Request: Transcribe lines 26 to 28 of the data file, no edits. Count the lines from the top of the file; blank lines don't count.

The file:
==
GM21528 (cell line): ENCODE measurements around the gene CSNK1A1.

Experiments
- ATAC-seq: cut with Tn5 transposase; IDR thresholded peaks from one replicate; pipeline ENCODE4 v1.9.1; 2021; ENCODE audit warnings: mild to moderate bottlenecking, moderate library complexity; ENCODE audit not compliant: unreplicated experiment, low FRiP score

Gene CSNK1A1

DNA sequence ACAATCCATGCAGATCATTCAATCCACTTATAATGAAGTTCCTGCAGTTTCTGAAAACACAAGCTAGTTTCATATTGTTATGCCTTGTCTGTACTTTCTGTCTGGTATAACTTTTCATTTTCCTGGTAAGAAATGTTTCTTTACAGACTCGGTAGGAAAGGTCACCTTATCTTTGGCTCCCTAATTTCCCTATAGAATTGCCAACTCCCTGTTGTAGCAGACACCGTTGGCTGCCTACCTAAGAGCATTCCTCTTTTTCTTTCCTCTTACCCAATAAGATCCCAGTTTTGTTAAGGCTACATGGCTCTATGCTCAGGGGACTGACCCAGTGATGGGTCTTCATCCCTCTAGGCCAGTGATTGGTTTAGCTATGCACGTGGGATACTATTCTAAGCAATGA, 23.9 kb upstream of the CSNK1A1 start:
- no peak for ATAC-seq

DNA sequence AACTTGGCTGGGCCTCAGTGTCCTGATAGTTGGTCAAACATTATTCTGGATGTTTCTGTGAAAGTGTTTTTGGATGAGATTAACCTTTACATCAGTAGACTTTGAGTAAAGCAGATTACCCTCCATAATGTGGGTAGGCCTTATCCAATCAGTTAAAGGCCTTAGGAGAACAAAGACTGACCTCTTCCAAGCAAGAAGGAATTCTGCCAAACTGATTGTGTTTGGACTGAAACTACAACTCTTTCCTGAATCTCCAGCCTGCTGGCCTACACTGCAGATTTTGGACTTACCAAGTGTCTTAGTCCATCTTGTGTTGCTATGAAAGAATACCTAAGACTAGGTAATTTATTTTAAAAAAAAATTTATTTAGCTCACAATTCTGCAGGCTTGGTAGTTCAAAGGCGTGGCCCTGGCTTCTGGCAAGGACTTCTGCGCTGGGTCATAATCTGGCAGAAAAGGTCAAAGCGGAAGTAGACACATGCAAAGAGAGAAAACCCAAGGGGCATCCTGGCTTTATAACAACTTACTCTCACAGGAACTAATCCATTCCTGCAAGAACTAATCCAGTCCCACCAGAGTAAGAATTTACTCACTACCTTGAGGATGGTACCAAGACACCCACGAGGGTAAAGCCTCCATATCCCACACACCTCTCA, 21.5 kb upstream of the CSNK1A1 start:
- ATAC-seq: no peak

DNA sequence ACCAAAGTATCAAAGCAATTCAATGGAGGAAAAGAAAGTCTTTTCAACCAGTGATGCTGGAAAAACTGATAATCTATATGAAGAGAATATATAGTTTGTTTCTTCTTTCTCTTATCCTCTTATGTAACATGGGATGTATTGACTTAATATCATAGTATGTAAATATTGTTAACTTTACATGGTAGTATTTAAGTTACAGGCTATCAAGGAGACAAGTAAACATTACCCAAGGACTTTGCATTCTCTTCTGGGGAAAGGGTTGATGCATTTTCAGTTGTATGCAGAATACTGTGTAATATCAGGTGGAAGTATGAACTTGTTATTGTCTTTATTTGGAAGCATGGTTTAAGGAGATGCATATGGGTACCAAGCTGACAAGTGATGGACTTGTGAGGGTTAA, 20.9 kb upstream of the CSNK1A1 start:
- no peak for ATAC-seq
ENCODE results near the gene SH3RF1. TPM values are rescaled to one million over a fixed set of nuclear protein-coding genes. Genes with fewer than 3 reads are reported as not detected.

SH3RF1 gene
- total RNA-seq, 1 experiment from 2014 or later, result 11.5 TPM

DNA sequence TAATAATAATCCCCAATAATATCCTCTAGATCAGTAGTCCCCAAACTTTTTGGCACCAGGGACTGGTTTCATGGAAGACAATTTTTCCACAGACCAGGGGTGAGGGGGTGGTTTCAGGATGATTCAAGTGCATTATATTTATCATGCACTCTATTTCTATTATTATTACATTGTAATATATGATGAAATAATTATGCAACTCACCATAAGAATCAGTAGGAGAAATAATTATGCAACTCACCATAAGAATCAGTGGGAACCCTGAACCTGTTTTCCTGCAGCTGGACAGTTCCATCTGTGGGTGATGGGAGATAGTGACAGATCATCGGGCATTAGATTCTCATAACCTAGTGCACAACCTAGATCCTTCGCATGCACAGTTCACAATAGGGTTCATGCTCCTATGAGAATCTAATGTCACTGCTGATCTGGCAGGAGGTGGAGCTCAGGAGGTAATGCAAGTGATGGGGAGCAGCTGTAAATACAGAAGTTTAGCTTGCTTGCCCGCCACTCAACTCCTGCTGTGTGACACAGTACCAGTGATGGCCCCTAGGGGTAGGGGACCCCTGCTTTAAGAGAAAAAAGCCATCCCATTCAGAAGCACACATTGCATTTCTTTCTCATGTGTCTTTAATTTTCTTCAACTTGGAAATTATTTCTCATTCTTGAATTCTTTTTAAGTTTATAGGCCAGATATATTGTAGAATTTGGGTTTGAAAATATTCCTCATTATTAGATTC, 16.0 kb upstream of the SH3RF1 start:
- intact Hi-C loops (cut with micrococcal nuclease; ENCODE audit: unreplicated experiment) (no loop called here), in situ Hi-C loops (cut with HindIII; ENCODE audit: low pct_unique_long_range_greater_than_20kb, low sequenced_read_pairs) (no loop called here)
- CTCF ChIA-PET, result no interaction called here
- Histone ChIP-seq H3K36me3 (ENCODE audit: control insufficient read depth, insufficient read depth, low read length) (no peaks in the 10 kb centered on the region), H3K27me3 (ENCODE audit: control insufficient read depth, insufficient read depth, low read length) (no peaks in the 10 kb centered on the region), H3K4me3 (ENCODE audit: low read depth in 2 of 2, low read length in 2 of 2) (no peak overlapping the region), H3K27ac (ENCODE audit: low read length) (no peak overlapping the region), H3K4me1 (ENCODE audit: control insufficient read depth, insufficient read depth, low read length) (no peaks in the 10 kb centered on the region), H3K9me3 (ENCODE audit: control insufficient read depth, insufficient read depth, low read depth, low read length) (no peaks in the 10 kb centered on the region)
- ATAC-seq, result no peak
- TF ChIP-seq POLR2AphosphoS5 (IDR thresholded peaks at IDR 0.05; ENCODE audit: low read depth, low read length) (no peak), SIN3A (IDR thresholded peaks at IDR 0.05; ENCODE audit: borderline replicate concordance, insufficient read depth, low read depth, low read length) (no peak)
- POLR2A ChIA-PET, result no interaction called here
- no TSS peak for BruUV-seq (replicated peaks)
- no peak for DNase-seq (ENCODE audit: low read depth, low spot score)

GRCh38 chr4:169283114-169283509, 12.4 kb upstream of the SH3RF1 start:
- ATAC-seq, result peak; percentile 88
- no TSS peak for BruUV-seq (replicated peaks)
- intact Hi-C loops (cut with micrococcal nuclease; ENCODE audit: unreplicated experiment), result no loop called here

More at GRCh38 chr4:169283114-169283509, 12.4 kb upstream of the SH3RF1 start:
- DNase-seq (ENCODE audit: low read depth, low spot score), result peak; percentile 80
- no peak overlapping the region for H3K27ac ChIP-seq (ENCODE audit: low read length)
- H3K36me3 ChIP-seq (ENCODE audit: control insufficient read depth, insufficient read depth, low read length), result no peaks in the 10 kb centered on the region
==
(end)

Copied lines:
- intact Hi-C loops (cut with micrococcal nuclease; ENCODE audit: unreplicated experiment), result no loop called here

More at GRCh38 chr4:169283114-169283509, 12.4 kb upstream of the SH3RF1 start:
- DNase-seq (ENCODE audit: low read depth, low spot score), result peak; percentile 80